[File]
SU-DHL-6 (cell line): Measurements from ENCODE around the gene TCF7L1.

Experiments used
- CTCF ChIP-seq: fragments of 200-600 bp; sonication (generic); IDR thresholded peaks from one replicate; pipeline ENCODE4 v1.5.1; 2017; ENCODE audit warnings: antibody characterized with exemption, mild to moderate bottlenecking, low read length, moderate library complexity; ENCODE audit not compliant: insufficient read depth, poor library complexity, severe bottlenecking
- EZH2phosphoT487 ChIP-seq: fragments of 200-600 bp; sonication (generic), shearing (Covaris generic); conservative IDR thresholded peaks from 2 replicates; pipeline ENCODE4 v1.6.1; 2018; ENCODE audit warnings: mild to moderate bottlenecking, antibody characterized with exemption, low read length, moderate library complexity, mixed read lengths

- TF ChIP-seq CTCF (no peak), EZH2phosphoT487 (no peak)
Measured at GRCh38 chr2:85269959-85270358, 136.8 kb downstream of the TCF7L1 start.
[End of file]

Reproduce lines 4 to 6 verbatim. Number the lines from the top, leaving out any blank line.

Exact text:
- EZH2phosphoT487 ChIP-seq: fragments of 200-600 bp; sonication (generic), shearing (Covaris generic); conservative IDR thresholded peaks from 2 replicates; pipeline ENCODE4 v1.6.1; 2018; ENCODE audit warnings: mild to moderate bottlenecking, antibody characterized with exemption, low read length, moderate library complexity, mixed read lengths

- TF ChIP-seq CTCF (no peak), EZH2phosphoT487 (no peak)
Measured at GRCh38 chr2:85269959-85270358, 136.8 kb downstream of the TCF7L1 start.